In 1994, though, the United States made up for their earlier abandonment of the Iraqi Kurds by creating a No-Fly Zone that separated Kurdish-dominated northern Iraq from Saddam’s iron grip. Once that occurred, the Kurds of northern Iraq — with their fearsome Peshmerga forces — built a potent proto-state that was independent in all but its name. Buttressed by lucrative oil supplies beneath their land and shielded from Saddam’s murderous regime by American warplanes, Kurdish Iraq flourished. Today, it is a wealthy and relatively safe place. And, while it remains a nominal part of post-Saddam Iraq (even having supplied that country with its first post-Saddam president, Jalal Talabani), the Kurds of northern Iraq are unlike any other Kurdish ethnic group living in the Mideast: they are mostly sovereign.

Americans everywhere can rejoice that we have corrected a mistake that George H. W. Bush made during his otherwise-successful Desert Storm.

Read My Lips: No Kurdish State in Syria

The Kurds of northern Syria are quite different from their Iraqi Kurd brethren. In Syria, the Kurds are represented by the Syrian Democratic Forces (YPG). The YPG were, until the threat of ISIS appeared, an overtly Marxist organization with heavy ties to Turkey’s longtime Kurdish Marxist group, the PKK. The PKK, in fact, are responsible for tens of thousands of Turkish deaths as the PKK has engaged in a decades-long terrorist campaign against Turkey.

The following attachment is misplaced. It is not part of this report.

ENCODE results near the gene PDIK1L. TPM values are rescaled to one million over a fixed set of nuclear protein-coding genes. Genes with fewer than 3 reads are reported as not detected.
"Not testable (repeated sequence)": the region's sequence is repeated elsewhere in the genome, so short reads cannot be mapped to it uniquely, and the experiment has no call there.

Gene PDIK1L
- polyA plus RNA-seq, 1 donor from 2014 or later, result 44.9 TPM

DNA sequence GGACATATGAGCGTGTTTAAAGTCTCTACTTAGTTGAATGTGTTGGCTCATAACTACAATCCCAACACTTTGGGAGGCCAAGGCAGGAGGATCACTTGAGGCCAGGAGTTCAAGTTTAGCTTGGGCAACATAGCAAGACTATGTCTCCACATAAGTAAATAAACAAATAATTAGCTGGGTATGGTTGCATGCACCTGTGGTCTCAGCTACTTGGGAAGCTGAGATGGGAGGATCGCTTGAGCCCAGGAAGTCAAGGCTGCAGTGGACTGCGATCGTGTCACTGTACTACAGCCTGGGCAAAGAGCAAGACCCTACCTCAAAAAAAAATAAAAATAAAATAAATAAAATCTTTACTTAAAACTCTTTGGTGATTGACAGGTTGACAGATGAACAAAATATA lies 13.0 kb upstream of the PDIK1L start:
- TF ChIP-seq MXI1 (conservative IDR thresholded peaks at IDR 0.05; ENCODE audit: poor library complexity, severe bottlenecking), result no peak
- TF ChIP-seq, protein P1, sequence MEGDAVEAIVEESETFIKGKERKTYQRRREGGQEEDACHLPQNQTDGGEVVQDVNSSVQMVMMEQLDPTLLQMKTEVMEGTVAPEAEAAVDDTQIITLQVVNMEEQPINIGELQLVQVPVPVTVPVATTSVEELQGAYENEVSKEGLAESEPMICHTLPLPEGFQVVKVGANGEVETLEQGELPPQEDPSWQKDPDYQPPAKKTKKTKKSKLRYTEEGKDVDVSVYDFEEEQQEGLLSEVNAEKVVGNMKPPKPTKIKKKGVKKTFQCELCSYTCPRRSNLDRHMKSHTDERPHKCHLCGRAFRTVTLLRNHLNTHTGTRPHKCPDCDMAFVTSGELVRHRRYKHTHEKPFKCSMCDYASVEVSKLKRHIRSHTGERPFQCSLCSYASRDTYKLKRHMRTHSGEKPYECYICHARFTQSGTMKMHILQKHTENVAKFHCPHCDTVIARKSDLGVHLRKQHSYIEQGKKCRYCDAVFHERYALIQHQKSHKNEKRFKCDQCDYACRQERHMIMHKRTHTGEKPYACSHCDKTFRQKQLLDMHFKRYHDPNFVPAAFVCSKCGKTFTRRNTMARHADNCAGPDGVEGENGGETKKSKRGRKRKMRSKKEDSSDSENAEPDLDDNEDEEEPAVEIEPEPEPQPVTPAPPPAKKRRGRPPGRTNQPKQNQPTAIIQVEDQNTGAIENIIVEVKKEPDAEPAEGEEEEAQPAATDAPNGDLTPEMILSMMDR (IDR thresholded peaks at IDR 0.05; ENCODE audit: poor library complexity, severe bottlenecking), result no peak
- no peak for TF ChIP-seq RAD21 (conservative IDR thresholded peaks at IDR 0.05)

The PKK and their Syrian Kurdish allies would argue that they are fighting a war of national liberation. Certainly, Turkey has a long history of brutalizing the Kurds. But at no point has the United States ever offered to settle this matter. And in no way could anyone other than the Turks and Kurds reach a settlement. Basically, the United States did not have a dog in that fight. Plus, Turkey’s presence as a vital (albeit troubled) NATO partner meant that Washington needed to steer clear of the Kurdish problem in Turkey and Syria unless we wanted to invoke the kind of reaction that Turkey is having today. In fact, some U.S. Army leaders boasted of their successful encouragement for the YPG to “change their brand” before the anti-ISIS coalition in the Mideast formed with the YPG leading the fight, so as not to invoke the ire of the other powers joining the coalition in 2015 (most oppose an independent Kurdish state).

It is true that the Syrian Kurdish YPG forces fought gallantly alongside — and for — American forces during our conflict against ISIS. But the YPG did this not out of love for a capitalist country like the United States. Rather, the YPG sacrificed much in the hopes that Washington would grant the Kurds a united, independent state. Such a move, while morally appealing, would entail the greatest destabilization of the Middle East since the Sykes–Picot Agreement helped to create the modern, chaotic Middle East.

America Is a Country With Interests, Not a Charity

The United States has done the right thing: Washington honored its commitment to Iraq’s Kurdish population by ensuring they exist as a separate yet equal component of Shiite-dominated Iraq. At the same time, though, Washington has ensured that its NATO partnership with Turkey is preserved by refusing to make any new, formal commitments to the Kurds in Syria. This may seem like an unfair move, but this is geopolitics we are discussing here.

As Lord Palmerston once said, “Nations have no permanent friends or allies; they only have permanent interests.” The United States has no interest in destabilizing the Middle East further. Breaking apart NATO by pushing Turkey away totally from our orbit while creating an independent Kurdish state in northern Syria would prompt backlash from nearly every Middle Eastern state.

Brandon J. Weichert can be reached via Twitter @WeTheBrandon.